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The latest innovations in packaging

The latest innovations in packaging
Brand owners are constantly innovating to keep up with the changing demands and requirements of consumers, as well as to stand out in an increasingly competitive environment. Alongside changing consumer habits, there have been recent developments in technology meaning that there is now opportunity for manufacturers and suppliers to be more creative than ever before. So, what developments should we be looking out for in the near future?

Smithers Pira explores the top five innovation trends currently occurring in the packaging industry and what manufacturers, suppliers and brand owners can be doing to further engage customers.

National pride and nostalgia

The 2012 London Olympics, the marriage of Prince William and Kate Middleton and the Queen's coronation instilled a sense of patriotism and national pride in British consumers. The packaging industry is reflecting this through designing definitively British packs, often featuring the Union Jack and images of the monarchy.

This has led to more traditional and nostalgic designs as a nod to the past; old-fashioned graphics and logos which showcase a brand's truly British nature. Vintage packaging not only plays on a popular fashion trend but also points towards a certain authenticity. Due to the amount of brands and products available to choose from consumers now look for those they know they can trust, and the packaging helps to convey this idea.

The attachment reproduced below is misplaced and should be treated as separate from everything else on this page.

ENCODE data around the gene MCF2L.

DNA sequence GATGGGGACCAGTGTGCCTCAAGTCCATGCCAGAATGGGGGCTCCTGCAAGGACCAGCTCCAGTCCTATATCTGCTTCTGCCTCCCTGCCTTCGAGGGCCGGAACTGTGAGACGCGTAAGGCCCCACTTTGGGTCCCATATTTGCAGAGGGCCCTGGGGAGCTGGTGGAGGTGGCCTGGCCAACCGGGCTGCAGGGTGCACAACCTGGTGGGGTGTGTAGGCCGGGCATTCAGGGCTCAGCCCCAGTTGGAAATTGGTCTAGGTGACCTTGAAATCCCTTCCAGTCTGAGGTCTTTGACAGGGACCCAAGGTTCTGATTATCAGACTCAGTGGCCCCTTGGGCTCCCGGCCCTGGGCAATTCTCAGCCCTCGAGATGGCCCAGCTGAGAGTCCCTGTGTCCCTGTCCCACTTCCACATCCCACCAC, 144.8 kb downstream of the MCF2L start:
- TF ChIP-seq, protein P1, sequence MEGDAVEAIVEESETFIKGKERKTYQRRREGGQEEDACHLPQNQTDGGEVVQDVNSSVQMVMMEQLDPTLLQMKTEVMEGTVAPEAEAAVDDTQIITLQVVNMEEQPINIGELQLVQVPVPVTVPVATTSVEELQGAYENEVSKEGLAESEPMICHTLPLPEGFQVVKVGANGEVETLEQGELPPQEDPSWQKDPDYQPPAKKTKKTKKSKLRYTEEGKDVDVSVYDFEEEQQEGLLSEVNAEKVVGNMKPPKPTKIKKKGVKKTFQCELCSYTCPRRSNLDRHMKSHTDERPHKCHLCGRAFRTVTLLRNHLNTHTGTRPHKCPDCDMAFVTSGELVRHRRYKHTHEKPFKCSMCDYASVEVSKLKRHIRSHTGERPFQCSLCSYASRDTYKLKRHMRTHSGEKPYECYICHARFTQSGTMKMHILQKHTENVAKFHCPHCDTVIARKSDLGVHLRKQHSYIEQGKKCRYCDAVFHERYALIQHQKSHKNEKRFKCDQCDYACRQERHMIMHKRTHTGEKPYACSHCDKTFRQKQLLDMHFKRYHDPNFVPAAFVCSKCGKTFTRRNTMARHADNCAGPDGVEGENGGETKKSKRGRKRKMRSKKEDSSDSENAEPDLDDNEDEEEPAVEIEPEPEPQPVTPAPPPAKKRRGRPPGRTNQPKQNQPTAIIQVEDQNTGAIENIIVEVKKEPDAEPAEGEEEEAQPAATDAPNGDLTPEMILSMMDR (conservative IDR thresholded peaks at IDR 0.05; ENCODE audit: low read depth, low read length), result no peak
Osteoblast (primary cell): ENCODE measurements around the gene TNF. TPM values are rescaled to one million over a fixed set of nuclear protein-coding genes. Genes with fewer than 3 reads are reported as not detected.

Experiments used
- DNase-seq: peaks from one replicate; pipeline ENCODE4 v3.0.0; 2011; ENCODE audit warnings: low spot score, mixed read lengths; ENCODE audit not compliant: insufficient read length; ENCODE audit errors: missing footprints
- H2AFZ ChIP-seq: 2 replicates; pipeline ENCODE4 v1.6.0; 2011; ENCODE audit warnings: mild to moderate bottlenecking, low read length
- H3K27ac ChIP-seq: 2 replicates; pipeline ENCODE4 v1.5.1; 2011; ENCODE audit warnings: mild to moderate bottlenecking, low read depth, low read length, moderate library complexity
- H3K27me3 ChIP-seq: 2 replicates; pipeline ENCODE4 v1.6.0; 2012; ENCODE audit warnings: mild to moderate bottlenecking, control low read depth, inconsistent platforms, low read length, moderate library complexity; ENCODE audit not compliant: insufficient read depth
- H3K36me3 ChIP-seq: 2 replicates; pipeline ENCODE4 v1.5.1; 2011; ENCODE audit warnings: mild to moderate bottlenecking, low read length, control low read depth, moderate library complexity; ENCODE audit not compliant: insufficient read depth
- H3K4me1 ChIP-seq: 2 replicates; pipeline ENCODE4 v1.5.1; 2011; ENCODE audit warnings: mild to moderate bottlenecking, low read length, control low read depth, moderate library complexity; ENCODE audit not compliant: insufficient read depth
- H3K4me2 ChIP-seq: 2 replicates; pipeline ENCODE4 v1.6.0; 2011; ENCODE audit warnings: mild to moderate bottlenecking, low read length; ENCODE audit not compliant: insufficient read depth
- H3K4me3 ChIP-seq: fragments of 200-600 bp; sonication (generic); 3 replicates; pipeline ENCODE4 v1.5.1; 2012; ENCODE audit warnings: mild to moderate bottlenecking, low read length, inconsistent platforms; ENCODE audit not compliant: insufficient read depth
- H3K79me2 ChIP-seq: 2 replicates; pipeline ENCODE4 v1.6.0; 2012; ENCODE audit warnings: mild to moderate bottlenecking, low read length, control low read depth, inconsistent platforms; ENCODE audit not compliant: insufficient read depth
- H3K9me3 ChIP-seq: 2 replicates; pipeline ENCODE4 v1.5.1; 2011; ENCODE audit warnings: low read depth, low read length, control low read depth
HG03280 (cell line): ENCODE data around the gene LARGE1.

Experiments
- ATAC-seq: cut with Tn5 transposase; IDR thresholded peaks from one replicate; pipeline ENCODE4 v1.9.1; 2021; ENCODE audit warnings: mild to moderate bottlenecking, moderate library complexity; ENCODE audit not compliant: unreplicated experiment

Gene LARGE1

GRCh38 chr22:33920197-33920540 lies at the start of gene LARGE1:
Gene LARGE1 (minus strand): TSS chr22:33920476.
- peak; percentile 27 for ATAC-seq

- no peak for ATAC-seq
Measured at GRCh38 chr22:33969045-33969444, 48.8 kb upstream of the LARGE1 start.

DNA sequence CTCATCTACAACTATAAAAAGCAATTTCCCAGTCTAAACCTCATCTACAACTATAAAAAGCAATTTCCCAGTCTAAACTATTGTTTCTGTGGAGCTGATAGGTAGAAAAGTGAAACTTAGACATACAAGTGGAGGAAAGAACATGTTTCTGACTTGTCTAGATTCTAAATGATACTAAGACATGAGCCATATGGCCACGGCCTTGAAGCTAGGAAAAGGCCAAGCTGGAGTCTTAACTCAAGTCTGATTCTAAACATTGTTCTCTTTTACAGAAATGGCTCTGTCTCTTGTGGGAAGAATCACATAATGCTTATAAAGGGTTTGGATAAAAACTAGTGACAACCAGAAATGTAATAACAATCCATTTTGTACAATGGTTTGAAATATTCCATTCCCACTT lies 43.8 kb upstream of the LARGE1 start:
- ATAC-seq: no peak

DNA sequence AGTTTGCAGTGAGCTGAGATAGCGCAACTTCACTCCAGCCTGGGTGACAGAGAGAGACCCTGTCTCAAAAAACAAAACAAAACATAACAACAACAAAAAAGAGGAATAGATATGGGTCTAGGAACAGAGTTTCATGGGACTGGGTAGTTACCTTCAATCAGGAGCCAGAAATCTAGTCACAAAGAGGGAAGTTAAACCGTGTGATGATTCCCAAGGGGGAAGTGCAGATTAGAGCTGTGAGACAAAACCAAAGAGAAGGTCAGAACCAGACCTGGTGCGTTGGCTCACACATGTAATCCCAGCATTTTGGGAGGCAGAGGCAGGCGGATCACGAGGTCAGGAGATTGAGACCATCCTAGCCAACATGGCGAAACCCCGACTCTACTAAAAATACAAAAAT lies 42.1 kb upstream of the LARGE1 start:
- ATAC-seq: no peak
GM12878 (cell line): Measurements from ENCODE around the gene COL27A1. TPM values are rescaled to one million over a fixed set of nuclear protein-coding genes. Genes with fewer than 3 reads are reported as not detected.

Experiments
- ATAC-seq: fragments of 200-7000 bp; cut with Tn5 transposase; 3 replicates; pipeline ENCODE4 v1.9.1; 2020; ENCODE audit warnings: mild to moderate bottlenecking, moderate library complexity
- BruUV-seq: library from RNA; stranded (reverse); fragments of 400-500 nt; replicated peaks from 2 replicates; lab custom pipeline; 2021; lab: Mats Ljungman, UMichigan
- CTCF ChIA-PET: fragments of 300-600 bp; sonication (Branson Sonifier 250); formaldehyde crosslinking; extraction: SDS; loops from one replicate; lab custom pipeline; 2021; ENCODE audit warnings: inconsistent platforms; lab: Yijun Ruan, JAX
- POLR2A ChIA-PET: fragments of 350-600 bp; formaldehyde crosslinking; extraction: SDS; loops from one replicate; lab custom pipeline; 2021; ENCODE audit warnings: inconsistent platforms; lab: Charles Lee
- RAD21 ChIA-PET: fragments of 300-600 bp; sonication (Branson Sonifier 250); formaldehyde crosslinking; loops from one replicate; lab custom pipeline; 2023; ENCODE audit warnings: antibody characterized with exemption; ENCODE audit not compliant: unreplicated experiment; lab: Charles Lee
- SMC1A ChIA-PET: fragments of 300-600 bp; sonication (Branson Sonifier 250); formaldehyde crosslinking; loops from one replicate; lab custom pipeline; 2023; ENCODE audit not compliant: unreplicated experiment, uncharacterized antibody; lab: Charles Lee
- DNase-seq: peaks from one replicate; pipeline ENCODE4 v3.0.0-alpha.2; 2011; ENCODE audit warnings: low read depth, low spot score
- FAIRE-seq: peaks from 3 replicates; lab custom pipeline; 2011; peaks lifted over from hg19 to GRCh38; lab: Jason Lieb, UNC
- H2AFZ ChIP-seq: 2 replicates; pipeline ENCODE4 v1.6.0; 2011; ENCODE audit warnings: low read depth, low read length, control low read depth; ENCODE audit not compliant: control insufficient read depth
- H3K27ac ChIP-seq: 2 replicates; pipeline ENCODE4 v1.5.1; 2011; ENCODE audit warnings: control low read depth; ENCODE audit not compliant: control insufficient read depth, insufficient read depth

Personalised packaging

As digital printing technology becomes more affordable and wide-spread, there has been an increase in short print runs, and personalisation is being used more often as a tool to differentiate a brand and attract customers.

This innovation was arguably pioneered by Coca Cola and their Share a Coke campaign, which featured popular first names printed on labels. However, Coca Cola was just the beginning, and we now have a number of other designs which capitalise on this 'made for me' approach. These include the Absolut Vodka bottles, which used 4 million unique and individually numbered designs.

As brands utilise the internet and social media to broaden reach and enhance campaigns, consumers now feel packaging is 'made for them' more than ever before. Take, for example, Heinz Tomato soup - a recent campaign allowed consumers to personalise a can on the brand's Facebook page, and send it to a friend or loved one as a 'get well soon' gift. As the technology enabling such innovations improves and costs come down, the industry will become even more creative with personalised packaging.

People-pleasing packaging

In order to be successful, brand owners need to understand consumers' unmet needs. For example, convenience packaging is popular among increasingly on the go consumers, who don't have time or space for large, unwieldy, or difficult to open packs. Examples of new convenience packaging include Robinsons Squash'd, a plastic squeezable pouch designed to dispense fruit squash into water bottles on the go, making up to 20 drinks.

Easy to use packaging also fits into this 'people-pleasing packaging' category, notably easy to open jars, and Unilever's 'Clean Lock Cap' used on their recent Colman's brand condiments. Packaging which can control the dosage required for both consumption and cleaning products also helps consumers if they aren't sure how much of the product needs to be used.